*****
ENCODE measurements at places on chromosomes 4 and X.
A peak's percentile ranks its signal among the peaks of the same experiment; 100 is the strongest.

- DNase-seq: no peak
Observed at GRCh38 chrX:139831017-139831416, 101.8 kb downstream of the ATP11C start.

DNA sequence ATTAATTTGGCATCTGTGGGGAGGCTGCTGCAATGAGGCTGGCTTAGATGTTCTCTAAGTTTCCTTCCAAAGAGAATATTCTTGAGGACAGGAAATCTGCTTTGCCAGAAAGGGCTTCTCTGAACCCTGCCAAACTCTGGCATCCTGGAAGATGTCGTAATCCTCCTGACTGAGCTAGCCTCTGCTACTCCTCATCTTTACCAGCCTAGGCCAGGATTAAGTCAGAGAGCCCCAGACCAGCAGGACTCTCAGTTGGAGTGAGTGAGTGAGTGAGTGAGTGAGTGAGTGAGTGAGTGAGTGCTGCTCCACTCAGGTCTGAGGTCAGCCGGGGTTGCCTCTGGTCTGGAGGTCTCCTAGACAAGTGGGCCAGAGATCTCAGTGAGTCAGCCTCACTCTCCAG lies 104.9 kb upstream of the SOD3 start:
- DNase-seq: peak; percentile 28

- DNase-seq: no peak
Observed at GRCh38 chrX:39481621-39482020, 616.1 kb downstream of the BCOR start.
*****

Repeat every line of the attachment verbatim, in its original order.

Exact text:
ENCODE measurements at places on chromosomes 4 and X.
A peak's percentile ranks its signal among the peaks of the same experiment; 100 is the strongest.

- DNase-seq: no peak
Observed at GRCh38 chrX:139831017-139831416, 101.8 kb downstream of the ATP11C start.

DNA sequence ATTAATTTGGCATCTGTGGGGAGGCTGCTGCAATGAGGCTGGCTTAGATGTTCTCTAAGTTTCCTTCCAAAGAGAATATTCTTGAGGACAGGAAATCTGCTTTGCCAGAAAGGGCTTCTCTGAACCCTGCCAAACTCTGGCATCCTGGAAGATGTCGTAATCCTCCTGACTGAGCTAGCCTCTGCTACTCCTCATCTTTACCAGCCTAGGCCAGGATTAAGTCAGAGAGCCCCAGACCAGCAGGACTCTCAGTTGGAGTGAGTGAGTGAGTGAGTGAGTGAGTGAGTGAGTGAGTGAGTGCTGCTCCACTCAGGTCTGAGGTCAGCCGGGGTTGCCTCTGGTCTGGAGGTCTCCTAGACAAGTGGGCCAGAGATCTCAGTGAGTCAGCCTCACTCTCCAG lies 104.9 kb upstream of the SOD3 start:
- DNase-seq: peak; percentile 28

- DNase-seq: no peak
Observed at GRCh38 chrX:39481621-39482020, 616.1 kb downstream of the BCOR start.